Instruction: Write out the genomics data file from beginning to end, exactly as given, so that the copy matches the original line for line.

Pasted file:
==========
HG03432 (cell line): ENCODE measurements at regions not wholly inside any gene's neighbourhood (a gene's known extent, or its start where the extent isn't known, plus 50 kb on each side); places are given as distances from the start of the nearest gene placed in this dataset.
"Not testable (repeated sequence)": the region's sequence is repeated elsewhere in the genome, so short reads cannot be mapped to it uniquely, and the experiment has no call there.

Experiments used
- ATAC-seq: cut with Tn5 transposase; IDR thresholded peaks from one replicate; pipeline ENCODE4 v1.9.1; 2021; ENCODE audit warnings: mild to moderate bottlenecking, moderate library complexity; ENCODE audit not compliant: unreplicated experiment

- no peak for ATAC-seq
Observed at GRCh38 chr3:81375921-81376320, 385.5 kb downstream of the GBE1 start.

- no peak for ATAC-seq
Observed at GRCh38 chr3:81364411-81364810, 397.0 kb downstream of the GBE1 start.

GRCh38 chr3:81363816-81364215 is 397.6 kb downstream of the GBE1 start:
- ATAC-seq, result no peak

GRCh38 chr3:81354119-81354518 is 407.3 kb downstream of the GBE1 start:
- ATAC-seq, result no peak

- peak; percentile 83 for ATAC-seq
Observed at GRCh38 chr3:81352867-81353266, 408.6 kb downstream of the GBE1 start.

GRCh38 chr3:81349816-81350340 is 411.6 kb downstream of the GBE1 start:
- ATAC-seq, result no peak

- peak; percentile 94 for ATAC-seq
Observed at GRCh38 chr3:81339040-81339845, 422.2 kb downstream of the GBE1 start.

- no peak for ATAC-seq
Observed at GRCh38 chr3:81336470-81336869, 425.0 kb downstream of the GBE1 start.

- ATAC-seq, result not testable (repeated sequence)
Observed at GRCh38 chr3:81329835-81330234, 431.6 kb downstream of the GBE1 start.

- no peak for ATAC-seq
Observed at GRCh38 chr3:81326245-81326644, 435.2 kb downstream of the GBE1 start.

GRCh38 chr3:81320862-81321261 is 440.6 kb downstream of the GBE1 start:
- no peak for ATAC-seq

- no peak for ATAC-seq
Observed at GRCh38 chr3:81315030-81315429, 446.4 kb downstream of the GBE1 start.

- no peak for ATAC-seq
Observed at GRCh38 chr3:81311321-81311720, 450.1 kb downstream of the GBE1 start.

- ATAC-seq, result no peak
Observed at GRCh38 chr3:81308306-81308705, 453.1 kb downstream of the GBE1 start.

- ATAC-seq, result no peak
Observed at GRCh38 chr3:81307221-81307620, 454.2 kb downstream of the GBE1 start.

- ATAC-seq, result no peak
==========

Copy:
HG03432 (cell line): ENCODE measurements at regions not wholly inside any gene's neighbourhood (a gene's known extent, or its start where the extent isn't known, plus 50 kb on each side); places are given as distances from the start of the nearest gene placed in this dataset.
"Not testable (repeated sequence)": the region's sequence is repeated elsewhere in the genome, so short reads cannot be mapped to it uniquely, and the experiment has no call there.

Experiments used
- ATAC-seq: cut with Tn5 transposase; IDR thresholded peaks from one replicate; pipeline ENCODE4 v1.9.1; 2021; ENCODE audit warnings: mild to moderate bottlenecking, moderate library complexity; ENCODE audit not compliant: unreplicated experiment

- no peak for ATAC-seq
Observed at GRCh38 chr3:81375921-81376320, 385.5 kb downstream of the GBE1 start.

- no peak for ATAC-seq
Observed at GRCh38 chr3:81364411-81364810, 397.0 kb downstream of the GBE1 start.

GRCh38 chr3:81363816-81364215 is 397.6 kb downstream of the GBE1 start:
- ATAC-seq, result no peak

GRCh38 chr3:81354119-81354518 is 407.3 kb downstream of the GBE1 start:
- ATAC-seq, result no peak

- peak; percentile 83 for ATAC-seq
Observed at GRCh38 chr3:81352867-81353266, 408.6 kb downstream of the GBE1 start.

GRCh38 chr3:81349816-81350340 is 411.6 kb downstream of the GBE1 start:
- ATAC-seq, result no peak

- peak; percentile 94 for ATAC-seq
Observed at GRCh38 chr3:81339040-81339845, 422.2 kb downstream of the GBE1 start.

- no peak for ATAC-seq
Observed at GRCh38 chr3:81336470-81336869, 425.0 kb downstream of the GBE1 start.

- ATAC-seq, result not testable (repeated sequence)
Observed at GRCh38 chr3:81329835-81330234, 431.6 kb downstream of the GBE1 start.

- no peak for ATAC-seq
Observed at GRCh38 chr3:81326245-81326644, 435.2 kb downstream of the GBE1 start.

GRCh38 chr3:81320862-81321261 is 440.6 kb downstream of the GBE1 start:
- no peak for ATAC-seq

- no peak for ATAC-seq
Observed at GRCh38 chr3:81315030-81315429, 446.4 kb downstream of the GBE1 start.

- no peak for ATAC-seq
Observed at GRCh38 chr3:81311321-81311720, 450.1 kb downstream of the GBE1 start.

- ATAC-seq, result no peak
Observed at GRCh38 chr3:81308306-81308705, 453.1 kb downstream of the GBE1 start.

- ATAC-seq, result no peak
Observed at GRCh38 chr3:81307221-81307620, 454.2 kb downstream of the GBE1 start.

- ATAC-seq, result no peak